George Harris, 4th Baron Harris
|Full name||George Robert Canning Harris|
3 February 1851|
St Ann's, Trinidad
|Died||24 March 1932
|Bowling style||right arm roundarm fast|
|Test debut (cap 13)||2 January 1879 v Australia|
|Last Test||11 August 1884 v Australia|
|Domestic team information|
|1871–1895||Marylebone Cricket Club (MCC)|
|Source: CricketArchive, 8 February 2015|
Colonel George Robert Canning Harris, 4th Baron Harris CB GCSI GCIE TD ADC (3 February 1851 – 24 March 1932), generally known as Lord Harris, was a British colonial administrator and English amateur cricketer, mainly active from 1870 to 1889, who played for Kent and England as captain of both teams. He had a political career from 1885 to 1900 and was for much of his life a highly influential figure in cricket administration through the offices he held with Marylebone Cricket Club (MCC).
The full span of Harris' first-class cricket career was from 1870 to 1911, at 42 seasons one of the longest on record, though he made only seven appearances after 1889 when he relinquished the Kent captaincy so his essential playing career was from 1870 to 1889. He appeared in 224 first-class matches, including four Test matches, as a righthanded batsman who bowled right arm fast with a roundarm action. He scored 9,990 runs in first-class cricket with a highest score of 176 among eleven centuries and held 190 catches. He took 75 wickets with a best analysis of five for 57.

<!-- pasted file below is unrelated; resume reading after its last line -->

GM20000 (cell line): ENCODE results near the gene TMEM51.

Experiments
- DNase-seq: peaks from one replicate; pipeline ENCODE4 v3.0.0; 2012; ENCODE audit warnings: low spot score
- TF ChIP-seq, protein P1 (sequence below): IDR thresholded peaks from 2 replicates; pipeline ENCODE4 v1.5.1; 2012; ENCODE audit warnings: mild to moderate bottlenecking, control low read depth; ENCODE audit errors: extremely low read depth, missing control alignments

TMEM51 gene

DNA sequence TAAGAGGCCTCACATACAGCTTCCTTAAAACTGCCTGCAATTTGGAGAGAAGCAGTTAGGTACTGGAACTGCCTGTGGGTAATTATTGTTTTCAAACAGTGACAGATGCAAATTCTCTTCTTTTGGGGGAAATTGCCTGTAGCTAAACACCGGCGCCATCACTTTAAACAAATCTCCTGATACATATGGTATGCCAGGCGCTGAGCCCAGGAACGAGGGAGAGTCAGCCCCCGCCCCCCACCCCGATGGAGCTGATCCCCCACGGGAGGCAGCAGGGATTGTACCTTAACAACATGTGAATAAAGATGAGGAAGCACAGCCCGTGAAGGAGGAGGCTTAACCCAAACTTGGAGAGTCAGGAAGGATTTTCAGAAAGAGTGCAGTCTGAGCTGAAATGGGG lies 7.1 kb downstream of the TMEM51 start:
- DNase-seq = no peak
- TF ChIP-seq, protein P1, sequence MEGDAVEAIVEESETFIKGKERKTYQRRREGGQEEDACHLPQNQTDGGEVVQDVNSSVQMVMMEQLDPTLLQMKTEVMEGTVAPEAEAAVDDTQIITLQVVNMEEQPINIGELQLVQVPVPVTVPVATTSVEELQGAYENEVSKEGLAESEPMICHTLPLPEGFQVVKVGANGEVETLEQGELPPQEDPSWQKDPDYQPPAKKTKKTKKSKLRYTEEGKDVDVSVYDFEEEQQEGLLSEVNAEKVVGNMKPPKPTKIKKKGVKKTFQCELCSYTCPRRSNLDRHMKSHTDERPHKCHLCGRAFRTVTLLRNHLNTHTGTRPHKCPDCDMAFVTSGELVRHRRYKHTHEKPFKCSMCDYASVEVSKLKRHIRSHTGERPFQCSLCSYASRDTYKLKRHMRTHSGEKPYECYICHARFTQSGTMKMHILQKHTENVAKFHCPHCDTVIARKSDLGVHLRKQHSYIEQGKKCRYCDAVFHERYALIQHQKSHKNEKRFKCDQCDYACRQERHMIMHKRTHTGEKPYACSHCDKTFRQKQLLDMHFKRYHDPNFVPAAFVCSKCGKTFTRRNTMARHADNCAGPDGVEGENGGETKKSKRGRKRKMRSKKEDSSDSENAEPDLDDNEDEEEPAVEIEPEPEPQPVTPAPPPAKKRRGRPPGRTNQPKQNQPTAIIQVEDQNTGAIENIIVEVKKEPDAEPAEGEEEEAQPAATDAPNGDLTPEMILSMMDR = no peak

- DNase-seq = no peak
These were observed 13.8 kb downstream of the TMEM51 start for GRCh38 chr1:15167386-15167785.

Harris was born in St Ann's, Trinidad, and died in Throwley, Kent. Initially called The Honourable George Harris, he was the son of George Harris, 3rd Baron Harris. He was educated at Eton College, where he was captain of the cricket team in 1870, and then went up to Christ Church, Oxford. He had made his first-class debut for Kent in August 1870 and played for the Oxford University team from 1871 to 1874. In 1871, Harris captained Kent for the first time, in succession to South Norton, and led the team when available until 1889. He inherited the Harris barony following the death of his father on 23 November 1872, a few weeks after Harris had toured North America with R. A. Fitzgerald's XI. This team included W. G. Grace with whom Harris formed a close friendship. After he left Oxford, Harris became actively involved in cricket administration when elected Kent's club president for 1875; he had already been on the committee since 1870. He was the club secretary from 1875 to 1880 and retained long-term committee membership. Harris played in four Tests between January 1879 and August 1884, all as captain. He led the English cricket team in Australia and New Zealand in 1878–79 and was a central figure in the events of 8 February 1879 when a crowd riot erupted at a match in Sydney.